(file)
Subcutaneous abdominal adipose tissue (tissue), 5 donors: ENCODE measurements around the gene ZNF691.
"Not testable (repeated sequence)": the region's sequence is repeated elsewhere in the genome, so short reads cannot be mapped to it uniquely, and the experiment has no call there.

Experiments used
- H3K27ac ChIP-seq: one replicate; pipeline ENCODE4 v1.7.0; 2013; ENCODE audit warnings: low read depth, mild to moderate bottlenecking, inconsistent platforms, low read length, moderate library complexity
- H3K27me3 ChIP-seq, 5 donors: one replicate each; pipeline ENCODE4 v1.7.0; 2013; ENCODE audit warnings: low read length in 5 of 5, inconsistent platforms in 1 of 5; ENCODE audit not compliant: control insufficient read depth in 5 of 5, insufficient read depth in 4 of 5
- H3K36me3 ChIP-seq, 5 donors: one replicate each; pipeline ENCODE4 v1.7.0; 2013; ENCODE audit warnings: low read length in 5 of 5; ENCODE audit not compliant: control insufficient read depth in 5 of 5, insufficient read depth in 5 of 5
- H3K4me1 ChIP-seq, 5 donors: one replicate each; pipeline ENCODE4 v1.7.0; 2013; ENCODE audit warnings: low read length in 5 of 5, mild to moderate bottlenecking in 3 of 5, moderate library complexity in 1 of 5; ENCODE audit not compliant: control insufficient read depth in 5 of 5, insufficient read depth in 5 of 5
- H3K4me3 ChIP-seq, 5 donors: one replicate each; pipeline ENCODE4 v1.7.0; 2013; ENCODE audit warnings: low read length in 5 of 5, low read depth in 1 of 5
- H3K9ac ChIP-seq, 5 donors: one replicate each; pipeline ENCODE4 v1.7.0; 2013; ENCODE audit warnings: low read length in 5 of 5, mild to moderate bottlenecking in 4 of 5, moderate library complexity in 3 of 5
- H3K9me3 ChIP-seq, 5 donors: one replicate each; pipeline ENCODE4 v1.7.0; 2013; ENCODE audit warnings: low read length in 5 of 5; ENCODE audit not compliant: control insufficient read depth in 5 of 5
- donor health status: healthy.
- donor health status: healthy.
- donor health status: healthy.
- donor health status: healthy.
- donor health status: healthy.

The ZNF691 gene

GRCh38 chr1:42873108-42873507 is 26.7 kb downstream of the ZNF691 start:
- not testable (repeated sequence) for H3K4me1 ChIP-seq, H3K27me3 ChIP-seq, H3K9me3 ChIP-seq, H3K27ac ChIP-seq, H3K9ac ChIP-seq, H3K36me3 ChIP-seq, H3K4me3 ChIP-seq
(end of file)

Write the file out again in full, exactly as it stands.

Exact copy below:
Subcutaneous abdominal adipose tissue (tissue), 5 donors: ENCODE measurements around the gene ZNF691.
"Not testable (repeated sequence)": the region's sequence is repeated elsewhere in the genome, so short reads cannot be mapped to it uniquely, and the experiment has no call there.

Experiments used
- H3K27ac ChIP-seq: one replicate; pipeline ENCODE4 v1.7.0; 2013; ENCODE audit warnings: low read depth, mild to moderate bottlenecking, inconsistent platforms, low read length, moderate library complexity
- H3K27me3 ChIP-seq, 5 donors: one replicate each; pipeline ENCODE4 v1.7.0; 2013; ENCODE audit warnings: low read length in 5 of 5, inconsistent platforms in 1 of 5; ENCODE audit not compliant: control insufficient read depth in 5 of 5, insufficient read depth in 4 of 5
- H3K36me3 ChIP-seq, 5 donors: one replicate each; pipeline ENCODE4 v1.7.0; 2013; ENCODE audit warnings: low read length in 5 of 5; ENCODE audit not compliant: control insufficient read depth in 5 of 5, insufficient read depth in 5 of 5
- H3K4me1 ChIP-seq, 5 donors: one replicate each; pipeline ENCODE4 v1.7.0; 2013; ENCODE audit warnings: low read length in 5 of 5, mild to moderate bottlenecking in 3 of 5, moderate library complexity in 1 of 5; ENCODE audit not compliant: control insufficient read depth in 5 of 5, insufficient read depth in 5 of 5
- H3K4me3 ChIP-seq, 5 donors: one replicate each; pipeline ENCODE4 v1.7.0; 2013; ENCODE audit warnings: low read length in 5 of 5, low read depth in 1 of 5
- H3K9ac ChIP-seq, 5 donors: one replicate each; pipeline ENCODE4 v1.7.0; 2013; ENCODE audit warnings: low read length in 5 of 5, mild to moderate bottlenecking in 4 of 5, moderate library complexity in 3 of 5
- H3K9me3 ChIP-seq, 5 donors: one replicate each; pipeline ENCODE4 v1.7.0; 2013; ENCODE audit warnings: low read length in 5 of 5; ENCODE audit not compliant: control insufficient read depth in 5 of 5
- donor health status: healthy.
- donor health status: healthy.
- donor health status: healthy.
- donor health status: healthy.
- donor health status: healthy.

The ZNF691 gene

GRCh38 chr1:42873108-42873507 is 26.7 kb downstream of the ZNF691 start:
- not testable (repeated sequence) for H3K4me1 ChIP-seq, H3K27me3 ChIP-seq, H3K9me3 ChIP-seq, H3K27ac ChIP-seq, H3K9ac ChIP-seq, H3K36me3 ChIP-seq, H3K4me3 ChIP-seq